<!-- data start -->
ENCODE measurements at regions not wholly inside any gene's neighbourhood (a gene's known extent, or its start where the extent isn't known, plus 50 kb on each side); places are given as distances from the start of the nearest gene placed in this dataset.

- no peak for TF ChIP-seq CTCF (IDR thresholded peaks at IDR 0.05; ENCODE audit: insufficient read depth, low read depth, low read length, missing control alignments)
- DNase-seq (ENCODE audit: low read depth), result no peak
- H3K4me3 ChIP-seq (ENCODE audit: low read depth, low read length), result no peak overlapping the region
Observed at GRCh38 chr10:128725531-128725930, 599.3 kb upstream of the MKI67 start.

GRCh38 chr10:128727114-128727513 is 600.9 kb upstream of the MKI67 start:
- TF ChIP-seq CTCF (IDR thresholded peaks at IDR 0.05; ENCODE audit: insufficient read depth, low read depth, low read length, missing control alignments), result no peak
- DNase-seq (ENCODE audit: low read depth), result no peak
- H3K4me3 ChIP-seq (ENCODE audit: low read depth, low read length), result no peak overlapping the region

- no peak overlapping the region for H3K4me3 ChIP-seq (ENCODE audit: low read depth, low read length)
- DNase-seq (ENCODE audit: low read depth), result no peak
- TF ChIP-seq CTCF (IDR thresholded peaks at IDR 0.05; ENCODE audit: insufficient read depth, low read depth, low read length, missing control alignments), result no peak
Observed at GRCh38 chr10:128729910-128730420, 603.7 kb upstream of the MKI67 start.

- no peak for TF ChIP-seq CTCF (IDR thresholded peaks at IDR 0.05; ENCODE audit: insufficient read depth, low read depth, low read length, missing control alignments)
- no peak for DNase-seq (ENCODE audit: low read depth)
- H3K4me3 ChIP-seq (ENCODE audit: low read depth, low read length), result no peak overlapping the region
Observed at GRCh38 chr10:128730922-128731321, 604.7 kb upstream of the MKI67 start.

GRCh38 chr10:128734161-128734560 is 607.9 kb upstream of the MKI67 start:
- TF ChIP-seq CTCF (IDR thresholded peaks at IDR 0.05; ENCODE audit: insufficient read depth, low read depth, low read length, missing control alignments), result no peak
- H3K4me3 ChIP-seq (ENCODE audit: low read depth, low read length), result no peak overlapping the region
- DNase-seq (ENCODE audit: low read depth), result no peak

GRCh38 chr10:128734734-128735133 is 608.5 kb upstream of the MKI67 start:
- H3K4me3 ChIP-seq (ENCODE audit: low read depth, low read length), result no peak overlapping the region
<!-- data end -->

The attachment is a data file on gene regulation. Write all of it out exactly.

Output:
ENCODE measurements at regions not wholly inside any gene's neighbourhood (a gene's known extent, or its start where the extent isn't known, plus 50 kb on each side); places are given as distances from the start of the nearest gene placed in this dataset.

- no peak for TF ChIP-seq CTCF (IDR thresholded peaks at IDR 0.05; ENCODE audit: insufficient read depth, low read depth, low read length, missing control alignments)
- DNase-seq (ENCODE audit: low read depth), result no peak
- H3K4me3 ChIP-seq (ENCODE audit: low read depth, low read length), result no peak overlapping the region
Observed at GRCh38 chr10:128725531-128725930, 599.3 kb upstream of the MKI67 start.

GRCh38 chr10:128727114-128727513 is 600.9 kb upstream of the MKI67 start:
- TF ChIP-seq CTCF (IDR thresholded peaks at IDR 0.05; ENCODE audit: insufficient read depth, low read depth, low read length, missing control alignments), result no peak
- DNase-seq (ENCODE audit: low read depth), result no peak
- H3K4me3 ChIP-seq (ENCODE audit: low read depth, low read length), result no peak overlapping the region

- no peak overlapping the region for H3K4me3 ChIP-seq (ENCODE audit: low read depth, low read length)
- DNase-seq (ENCODE audit: low read depth), result no peak
- TF ChIP-seq CTCF (IDR thresholded peaks at IDR 0.05; ENCODE audit: insufficient read depth, low read depth, low read length, missing control alignments), result no peak
Observed at GRCh38 chr10:128729910-128730420, 603.7 kb upstream of the MKI67 start.

- no peak for TF ChIP-seq CTCF (IDR thresholded peaks at IDR 0.05; ENCODE audit: insufficient read depth, low read depth, low read length, missing control alignments)
- no peak for DNase-seq (ENCODE audit: low read depth)
- H3K4me3 ChIP-seq (ENCODE audit: low read depth, low read length), result no peak overlapping the region
Observed at GRCh38 chr10:128730922-128731321, 604.7 kb upstream of the MKI67 start.

GRCh38 chr10:128734161-128734560 is 607.9 kb upstream of the MKI67 start:
- TF ChIP-seq CTCF (IDR thresholded peaks at IDR 0.05; ENCODE audit: insufficient read depth, low read depth, low read length, missing control alignments), result no peak
- H3K4me3 ChIP-seq (ENCODE audit: low read depth, low read length), result no peak overlapping the region
- DNase-seq (ENCODE audit: low read depth), result no peak

GRCh38 chr10:128734734-128735133 is 608.5 kb upstream of the MKI67 start:
- H3K4me3 ChIP-seq (ENCODE audit: low read depth, low read length), result no peak overlapping the region